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I was curious to know what kind of reduction has used for the word "preferring" in the following sentence.

I think punctuation is not correct. I guess it originally had been ", because they(students) prefer...". in which case it does not require a comma.

This questionable answer claims that electronic devices can be addictive. One consequence of this is school children might not be able to do their homework, preferring to socialize online...

  • Syntactically, your adverbial clause (preferring to socialize online) is no different to, for example, He could not answer, being ignorant. Such clauses can often be relocated to different positions within an utterance (yours, for example, could be moved to before or after school children). But note that although normally they're set off with commas, that doesn't really reflect a "grammatical rule" as such. If it's possible to speak the utterance without pauses you don't need commas (I personally could accept He being ignorant couldn't answer with neither; YMMV). – FumbleFingers Reinstate Monica Mar 12 at 17:32
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    There's no reduction. The non-finite clause "preferring to socialize online" is a gerund-participial clause functioning as a supplementary adjunct. Such supplements are normally set apart by a comma in writing and a slight pause in speech. – BillJ Mar 12 at 18:16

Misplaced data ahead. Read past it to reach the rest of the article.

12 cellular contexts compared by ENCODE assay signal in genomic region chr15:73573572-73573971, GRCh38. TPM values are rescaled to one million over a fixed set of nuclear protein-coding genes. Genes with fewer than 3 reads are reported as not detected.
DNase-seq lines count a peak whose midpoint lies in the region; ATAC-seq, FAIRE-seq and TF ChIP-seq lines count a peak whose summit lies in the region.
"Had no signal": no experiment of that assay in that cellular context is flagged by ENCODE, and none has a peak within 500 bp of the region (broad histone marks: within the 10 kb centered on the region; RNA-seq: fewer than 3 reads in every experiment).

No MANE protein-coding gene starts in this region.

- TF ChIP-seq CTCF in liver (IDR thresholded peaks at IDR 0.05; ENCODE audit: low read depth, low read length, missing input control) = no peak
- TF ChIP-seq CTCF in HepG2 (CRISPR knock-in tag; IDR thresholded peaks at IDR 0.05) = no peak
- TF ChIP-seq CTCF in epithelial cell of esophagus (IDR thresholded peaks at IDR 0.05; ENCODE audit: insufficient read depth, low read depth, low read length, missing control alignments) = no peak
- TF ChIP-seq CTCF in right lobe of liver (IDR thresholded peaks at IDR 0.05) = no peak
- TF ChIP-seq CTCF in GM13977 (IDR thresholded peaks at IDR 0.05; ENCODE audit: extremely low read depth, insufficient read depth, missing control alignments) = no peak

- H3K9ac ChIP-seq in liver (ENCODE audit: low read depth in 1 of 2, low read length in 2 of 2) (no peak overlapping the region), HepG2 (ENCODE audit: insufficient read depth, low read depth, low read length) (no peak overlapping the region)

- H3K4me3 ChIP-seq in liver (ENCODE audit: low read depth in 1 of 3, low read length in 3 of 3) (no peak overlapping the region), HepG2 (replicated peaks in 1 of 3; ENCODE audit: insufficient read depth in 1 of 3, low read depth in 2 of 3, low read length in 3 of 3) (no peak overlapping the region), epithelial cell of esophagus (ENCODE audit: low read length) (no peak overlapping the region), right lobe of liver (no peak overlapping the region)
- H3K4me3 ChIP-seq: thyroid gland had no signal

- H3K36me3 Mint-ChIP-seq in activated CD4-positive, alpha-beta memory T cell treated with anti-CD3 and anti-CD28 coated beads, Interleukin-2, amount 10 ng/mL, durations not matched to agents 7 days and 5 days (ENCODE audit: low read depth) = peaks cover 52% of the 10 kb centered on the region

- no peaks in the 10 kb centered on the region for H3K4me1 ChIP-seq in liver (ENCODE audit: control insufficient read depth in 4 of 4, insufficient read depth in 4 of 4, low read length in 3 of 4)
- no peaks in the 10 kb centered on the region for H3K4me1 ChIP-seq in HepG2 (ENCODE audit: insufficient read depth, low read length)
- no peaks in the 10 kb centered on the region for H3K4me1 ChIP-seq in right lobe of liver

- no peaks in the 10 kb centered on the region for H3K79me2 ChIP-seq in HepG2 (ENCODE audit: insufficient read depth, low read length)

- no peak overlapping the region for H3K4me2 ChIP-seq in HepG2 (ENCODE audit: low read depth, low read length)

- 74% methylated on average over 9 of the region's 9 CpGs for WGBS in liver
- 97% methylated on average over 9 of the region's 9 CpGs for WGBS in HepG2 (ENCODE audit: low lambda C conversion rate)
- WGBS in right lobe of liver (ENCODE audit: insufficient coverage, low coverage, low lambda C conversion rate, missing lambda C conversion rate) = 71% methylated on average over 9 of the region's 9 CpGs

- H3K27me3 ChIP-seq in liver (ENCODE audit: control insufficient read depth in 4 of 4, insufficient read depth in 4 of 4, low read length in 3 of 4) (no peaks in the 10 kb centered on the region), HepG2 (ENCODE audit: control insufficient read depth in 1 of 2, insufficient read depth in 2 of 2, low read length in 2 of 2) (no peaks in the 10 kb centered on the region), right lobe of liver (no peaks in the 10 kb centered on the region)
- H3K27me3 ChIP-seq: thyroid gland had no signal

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"One consequence of this is [that] school children, who prefer to socialize online, might not be able to do their homework." , The punctuation of the sentence you quoted is correct, and it's a clearer way to express the idea than the unreduced version because of the continuing nature of the "preferring", and because the important fact of missing homework is presented first, and the explanation second.

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  • Thank you @jack-oflaherty. Does this means we can move relative clause to other place in the sentence? if yes, would you mind giving me a reference or something because I have never this before – en glish Mar 12 at 17:30
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    Per my comment above, you could move your adverbial clause to before or after school children, but you can't move it all the way to before One consequence of this, because that's too far away from the target noun associated with the clause. – FumbleFingers Reinstate Monica Mar 12 at 17:35
  • En glish, yes, we can move it, as long as it doesn't make things hard to read. I don't have a reference at hand to offer you. – Jack O'Flaherty Mar 12 at 18:17

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